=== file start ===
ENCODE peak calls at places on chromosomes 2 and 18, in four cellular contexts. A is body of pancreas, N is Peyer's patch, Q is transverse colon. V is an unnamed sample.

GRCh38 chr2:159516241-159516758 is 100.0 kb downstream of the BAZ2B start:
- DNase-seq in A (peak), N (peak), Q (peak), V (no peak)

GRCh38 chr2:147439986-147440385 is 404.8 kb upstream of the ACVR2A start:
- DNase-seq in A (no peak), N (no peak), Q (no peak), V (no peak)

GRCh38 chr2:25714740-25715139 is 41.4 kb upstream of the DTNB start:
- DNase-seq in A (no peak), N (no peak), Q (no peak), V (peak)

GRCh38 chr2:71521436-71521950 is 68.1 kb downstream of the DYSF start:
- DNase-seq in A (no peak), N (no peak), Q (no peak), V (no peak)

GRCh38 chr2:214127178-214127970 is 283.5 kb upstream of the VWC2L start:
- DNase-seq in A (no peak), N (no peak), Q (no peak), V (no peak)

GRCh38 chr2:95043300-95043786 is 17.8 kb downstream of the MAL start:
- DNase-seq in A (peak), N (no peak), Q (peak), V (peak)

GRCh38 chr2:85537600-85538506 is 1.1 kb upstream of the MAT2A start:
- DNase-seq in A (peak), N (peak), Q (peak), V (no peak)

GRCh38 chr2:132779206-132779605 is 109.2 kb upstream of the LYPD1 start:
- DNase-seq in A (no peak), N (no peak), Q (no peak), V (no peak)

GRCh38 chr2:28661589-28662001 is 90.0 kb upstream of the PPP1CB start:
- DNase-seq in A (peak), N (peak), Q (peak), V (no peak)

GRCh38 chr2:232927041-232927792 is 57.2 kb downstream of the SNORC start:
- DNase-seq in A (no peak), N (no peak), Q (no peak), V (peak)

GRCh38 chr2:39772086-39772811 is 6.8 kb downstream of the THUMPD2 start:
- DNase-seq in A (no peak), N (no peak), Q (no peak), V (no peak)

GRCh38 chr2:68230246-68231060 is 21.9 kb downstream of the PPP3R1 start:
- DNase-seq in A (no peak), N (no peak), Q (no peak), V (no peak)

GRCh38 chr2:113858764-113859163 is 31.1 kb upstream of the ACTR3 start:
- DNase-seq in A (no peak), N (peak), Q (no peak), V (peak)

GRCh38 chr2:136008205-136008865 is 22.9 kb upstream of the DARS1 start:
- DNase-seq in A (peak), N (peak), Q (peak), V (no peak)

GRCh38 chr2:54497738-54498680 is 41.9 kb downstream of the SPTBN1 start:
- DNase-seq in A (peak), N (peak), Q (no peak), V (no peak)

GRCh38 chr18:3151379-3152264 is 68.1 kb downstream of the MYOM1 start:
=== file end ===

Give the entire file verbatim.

ENCODE peak calls at places on chromosomes 2 and 18, in four cellular contexts. A is body of pancreas, N is Peyer's patch, Q is transverse colon. V is an unnamed sample.

GRCh38 chr2:159516241-159516758 is 100.0 kb downstream of the BAZ2B start:
- DNase-seq in A (peak), N (peak), Q (peak), V (no peak)

GRCh38 chr2:147439986-147440385 is 404.8 kb upstream of the ACVR2A start:
- DNase-seq in A (no peak), N (no peak), Q (no peak), V (no peak)

GRCh38 chr2:25714740-25715139 is 41.4 kb upstream of the DTNB start:
- DNase-seq in A (no peak), N (no peak), Q (no peak), V (peak)

GRCh38 chr2:71521436-71521950 is 68.1 kb downstream of the DYSF start:
- DNase-seq in A (no peak), N (no peak), Q (no peak), V (no peak)

GRCh38 chr2:214127178-214127970 is 283.5 kb upstream of the VWC2L start:
- DNase-seq in A (no peak), N (no peak), Q (no peak), V (no peak)

GRCh38 chr2:95043300-95043786 is 17.8 kb downstream of the MAL start:
- DNase-seq in A (peak), N (no peak), Q (peak), V (peak)

GRCh38 chr2:85537600-85538506 is 1.1 kb upstream of the MAT2A start:
- DNase-seq in A (peak), N (peak), Q (peak), V (no peak)

GRCh38 chr2:132779206-132779605 is 109.2 kb upstream of the LYPD1 start:
- DNase-seq in A (no peak), N (no peak), Q (no peak), V (no peak)

GRCh38 chr2:28661589-28662001 is 90.0 kb upstream of the PPP1CB start:
- DNase-seq in A (peak), N (peak), Q (peak), V (no peak)

GRCh38 chr2:232927041-232927792 is 57.2 kb downstream of the SNORC start:
- DNase-seq in A (no peak), N (no peak), Q (no peak), V (peak)

GRCh38 chr2:39772086-39772811 is 6.8 kb downstream of the THUMPD2 start:
- DNase-seq in A (no peak), N (no peak), Q (no peak), V (no peak)

GRCh38 chr2:68230246-68231060 is 21.9 kb downstream of the PPP3R1 start:
- DNase-seq in A (no peak), N (no peak), Q (no peak), V (no peak)

GRCh38 chr2:113858764-113859163 is 31.1 kb upstream of the ACTR3 start:
- DNase-seq in A (no peak), N (peak), Q (no peak), V (peak)

GRCh38 chr2:136008205-136008865 is 22.9 kb upstream of the DARS1 start:
- DNase-seq in A (peak), N (peak), Q (peak), V (no peak)

GRCh38 chr2:54497738-54498680 is 41.9 kb downstream of the SPTBN1 start:
- DNase-seq in A (peak), N (peak), Q (no peak), V (no peak)

GRCh38 chr18:3151379-3152264 is 68.1 kb downstream of the MYOM1 start: